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Some merger approaches are planned carefully; others are more opportunistic. And so it was with Isle of Man firm Dougherty Quinn.
Legacy firms James Quinn & Co and Dougherty & Associates merged after a chance comment over lunch between former colleagues. Four years on, managing partner Tom Maher says the merger was the catalyst for the firm to grow and become distinctly more international in its outlook.
“For the first year or two after we were created the bulk of our clients were local corporates,” he recalls. “In the past two years we’ve seen a real shift. We’ve increased our profile in the City and internationally, and we’re getting more instructions from City firms.”
Dougherty Quinn picks up a lot of work from UK law firms working on deals involving offshore structures. Recent examples include 2010’s £160m sale of Manx Telecom to Hg Capital by Spanish telecoms giant Telefónica, on which the firm was instructed for Telefónica by Simmons & Simmons.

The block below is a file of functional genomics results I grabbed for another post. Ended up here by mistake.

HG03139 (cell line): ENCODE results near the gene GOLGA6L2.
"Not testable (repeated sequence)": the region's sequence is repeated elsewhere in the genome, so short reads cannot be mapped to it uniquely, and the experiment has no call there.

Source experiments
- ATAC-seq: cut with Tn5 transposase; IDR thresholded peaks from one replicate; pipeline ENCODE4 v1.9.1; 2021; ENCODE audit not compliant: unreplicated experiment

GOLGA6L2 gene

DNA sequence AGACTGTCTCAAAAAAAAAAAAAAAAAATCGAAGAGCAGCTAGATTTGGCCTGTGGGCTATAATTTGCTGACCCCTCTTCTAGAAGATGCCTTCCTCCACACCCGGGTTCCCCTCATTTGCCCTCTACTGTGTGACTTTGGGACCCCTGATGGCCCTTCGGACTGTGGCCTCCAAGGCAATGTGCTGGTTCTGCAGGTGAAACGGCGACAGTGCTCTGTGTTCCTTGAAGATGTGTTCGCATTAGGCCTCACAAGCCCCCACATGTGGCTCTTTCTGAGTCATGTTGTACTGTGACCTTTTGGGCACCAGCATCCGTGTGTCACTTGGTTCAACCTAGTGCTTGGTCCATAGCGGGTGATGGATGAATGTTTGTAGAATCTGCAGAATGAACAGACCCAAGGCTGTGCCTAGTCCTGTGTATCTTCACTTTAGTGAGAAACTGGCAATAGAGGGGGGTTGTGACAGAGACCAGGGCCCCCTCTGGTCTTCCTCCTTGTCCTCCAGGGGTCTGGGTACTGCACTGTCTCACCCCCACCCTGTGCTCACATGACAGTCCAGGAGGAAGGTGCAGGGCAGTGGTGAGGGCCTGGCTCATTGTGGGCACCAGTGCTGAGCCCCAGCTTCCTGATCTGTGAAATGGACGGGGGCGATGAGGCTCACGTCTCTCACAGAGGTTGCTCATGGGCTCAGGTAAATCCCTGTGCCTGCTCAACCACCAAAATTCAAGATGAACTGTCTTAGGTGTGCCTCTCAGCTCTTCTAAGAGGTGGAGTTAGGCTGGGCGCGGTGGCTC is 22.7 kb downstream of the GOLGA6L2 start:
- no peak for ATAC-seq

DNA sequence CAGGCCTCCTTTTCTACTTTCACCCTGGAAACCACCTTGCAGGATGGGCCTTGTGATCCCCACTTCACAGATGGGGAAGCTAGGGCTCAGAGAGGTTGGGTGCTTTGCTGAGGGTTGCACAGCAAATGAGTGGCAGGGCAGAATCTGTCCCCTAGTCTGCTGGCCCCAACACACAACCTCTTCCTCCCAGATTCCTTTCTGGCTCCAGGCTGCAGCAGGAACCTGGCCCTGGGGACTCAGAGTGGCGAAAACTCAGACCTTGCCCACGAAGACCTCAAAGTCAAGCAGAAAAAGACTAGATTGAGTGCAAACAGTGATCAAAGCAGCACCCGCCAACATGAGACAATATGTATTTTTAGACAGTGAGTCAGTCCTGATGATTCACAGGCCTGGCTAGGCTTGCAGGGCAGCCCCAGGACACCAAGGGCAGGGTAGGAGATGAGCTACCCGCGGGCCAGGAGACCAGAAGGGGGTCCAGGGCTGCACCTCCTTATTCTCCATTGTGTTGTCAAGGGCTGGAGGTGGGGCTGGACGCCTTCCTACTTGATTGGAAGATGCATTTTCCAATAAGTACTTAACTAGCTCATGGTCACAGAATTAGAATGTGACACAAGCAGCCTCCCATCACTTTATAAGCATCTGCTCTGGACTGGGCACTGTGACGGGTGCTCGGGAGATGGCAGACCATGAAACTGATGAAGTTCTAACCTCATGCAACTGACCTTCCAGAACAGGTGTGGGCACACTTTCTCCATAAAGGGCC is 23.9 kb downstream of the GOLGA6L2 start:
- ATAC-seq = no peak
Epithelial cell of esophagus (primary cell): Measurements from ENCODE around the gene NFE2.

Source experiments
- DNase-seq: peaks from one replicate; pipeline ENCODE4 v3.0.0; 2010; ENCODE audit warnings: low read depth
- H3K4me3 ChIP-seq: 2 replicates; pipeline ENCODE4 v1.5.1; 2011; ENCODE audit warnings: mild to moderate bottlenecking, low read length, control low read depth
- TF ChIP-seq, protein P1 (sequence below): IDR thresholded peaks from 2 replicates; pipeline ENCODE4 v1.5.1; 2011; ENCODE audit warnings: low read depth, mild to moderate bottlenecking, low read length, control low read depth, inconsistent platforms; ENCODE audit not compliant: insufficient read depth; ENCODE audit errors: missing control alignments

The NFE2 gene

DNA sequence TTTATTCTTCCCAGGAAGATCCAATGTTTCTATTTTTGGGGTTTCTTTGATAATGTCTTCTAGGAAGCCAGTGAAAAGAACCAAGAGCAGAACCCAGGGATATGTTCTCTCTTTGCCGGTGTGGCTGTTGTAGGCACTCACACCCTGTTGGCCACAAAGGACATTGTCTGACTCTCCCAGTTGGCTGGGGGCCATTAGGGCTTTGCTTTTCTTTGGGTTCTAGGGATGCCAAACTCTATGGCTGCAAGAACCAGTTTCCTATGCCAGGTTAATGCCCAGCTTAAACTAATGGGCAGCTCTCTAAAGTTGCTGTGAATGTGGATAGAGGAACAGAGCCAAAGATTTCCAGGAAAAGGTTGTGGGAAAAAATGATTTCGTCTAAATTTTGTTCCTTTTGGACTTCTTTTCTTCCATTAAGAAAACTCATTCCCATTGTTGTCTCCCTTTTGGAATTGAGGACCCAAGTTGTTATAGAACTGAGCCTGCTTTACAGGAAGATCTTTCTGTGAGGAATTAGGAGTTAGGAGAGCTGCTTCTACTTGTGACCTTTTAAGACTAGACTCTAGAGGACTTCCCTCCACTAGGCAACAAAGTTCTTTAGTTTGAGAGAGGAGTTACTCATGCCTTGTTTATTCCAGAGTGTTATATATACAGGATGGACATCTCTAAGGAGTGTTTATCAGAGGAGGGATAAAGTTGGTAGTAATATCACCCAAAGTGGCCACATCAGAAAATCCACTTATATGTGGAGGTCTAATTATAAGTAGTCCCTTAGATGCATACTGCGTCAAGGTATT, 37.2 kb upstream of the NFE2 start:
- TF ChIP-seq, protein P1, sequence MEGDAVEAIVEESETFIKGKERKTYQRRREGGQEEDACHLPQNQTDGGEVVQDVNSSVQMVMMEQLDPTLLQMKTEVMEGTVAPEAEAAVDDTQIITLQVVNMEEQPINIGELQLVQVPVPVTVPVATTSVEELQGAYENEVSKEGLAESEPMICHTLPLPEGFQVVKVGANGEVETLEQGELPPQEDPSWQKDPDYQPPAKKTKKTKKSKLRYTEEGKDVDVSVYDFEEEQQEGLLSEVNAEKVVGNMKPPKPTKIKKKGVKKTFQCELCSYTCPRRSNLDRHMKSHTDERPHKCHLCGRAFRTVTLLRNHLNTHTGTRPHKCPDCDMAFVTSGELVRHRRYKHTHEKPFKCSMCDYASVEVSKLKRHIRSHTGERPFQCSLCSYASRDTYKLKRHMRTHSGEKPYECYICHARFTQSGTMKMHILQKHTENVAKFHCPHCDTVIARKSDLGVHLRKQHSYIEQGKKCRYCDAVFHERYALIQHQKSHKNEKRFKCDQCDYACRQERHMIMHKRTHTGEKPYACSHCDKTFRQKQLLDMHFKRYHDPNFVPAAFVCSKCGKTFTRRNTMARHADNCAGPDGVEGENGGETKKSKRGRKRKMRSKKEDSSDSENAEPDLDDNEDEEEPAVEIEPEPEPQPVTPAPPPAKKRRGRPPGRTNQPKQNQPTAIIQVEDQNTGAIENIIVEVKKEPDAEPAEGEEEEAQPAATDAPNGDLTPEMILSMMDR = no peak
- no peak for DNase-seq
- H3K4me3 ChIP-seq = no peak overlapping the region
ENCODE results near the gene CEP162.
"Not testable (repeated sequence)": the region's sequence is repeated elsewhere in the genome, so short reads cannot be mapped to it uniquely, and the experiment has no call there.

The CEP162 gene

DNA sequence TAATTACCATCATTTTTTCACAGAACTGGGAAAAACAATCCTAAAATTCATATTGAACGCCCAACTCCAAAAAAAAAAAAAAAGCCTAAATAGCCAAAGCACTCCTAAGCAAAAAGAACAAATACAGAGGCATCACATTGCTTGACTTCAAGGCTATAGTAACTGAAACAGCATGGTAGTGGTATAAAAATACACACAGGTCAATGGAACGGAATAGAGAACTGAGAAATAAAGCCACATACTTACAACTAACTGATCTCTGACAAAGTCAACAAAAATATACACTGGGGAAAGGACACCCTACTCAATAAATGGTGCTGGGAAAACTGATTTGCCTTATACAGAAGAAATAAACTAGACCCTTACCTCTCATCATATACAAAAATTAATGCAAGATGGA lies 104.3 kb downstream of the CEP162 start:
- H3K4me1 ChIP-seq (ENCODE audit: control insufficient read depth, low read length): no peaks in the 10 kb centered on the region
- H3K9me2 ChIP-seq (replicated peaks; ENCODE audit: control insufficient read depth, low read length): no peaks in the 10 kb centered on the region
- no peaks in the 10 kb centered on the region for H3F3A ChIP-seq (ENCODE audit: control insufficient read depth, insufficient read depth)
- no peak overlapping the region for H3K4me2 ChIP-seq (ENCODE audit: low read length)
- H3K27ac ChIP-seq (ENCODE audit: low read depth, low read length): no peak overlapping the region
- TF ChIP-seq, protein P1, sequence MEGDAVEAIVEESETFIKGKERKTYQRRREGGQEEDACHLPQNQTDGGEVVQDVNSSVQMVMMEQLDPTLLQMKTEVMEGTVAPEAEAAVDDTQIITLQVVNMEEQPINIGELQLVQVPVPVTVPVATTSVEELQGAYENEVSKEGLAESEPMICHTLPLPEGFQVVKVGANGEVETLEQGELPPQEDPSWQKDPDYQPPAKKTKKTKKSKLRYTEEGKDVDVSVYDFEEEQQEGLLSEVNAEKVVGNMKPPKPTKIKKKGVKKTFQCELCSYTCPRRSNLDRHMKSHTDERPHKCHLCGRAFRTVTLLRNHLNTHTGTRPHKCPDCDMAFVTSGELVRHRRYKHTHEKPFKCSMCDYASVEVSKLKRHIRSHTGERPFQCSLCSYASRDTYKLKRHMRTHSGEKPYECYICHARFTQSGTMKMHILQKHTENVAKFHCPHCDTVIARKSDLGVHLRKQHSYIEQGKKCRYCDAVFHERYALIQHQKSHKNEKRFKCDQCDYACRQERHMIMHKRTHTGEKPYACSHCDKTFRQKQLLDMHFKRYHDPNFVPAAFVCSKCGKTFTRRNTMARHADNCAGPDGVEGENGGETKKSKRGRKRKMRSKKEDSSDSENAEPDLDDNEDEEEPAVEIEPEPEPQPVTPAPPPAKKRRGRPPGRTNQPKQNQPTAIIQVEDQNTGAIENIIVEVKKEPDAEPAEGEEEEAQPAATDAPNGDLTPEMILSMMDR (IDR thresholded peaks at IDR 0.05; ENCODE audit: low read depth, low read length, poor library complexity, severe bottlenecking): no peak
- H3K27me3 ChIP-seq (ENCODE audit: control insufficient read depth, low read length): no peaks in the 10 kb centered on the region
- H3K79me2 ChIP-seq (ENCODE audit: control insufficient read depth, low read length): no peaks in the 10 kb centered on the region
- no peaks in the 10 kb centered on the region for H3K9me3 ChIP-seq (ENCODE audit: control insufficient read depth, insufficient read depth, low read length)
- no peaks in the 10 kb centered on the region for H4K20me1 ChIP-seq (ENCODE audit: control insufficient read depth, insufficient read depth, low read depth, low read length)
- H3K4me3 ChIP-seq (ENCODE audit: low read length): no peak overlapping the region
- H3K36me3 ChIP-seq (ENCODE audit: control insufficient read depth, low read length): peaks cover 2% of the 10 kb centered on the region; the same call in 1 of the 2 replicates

But international work can also be found on the island. Maher is particularly proud of Dougherty Quinn’s advice to mining company Geodrill, which listed on the Toronto Stock Exchange in February 2011. The work was picked up through a Manx fiduciary company.
Geodrill was the first Isle of Man company to list in Toronto. Dougherty Quinn’s work included getting the jurisdiction approved for listing in Toronto, as well as gaining Manx legislative approval for Toronto’s electronic trading system.
Maher believes Dougherty Quinn, which has more than doubled in size since its merger, has a chance to establish itself as a credible alternative to bigger Isle of Man firms. “Just in terms of the speed and quality of service we feel we can match them,” he adds.
Managing partner: Tom Maher
Number of partners: Five
Number of equity partners: Four
Number of lawyers: 14
Number of fee-earners: 22
Number of staff: 36
Number of offices: One
Location: Douglas, Isle of Man
Main practice areas: Corporate, litigation, property
Key clients: Lloyds Banking Group, RBS, Canada Life, RSM Tenon, Isle of Man government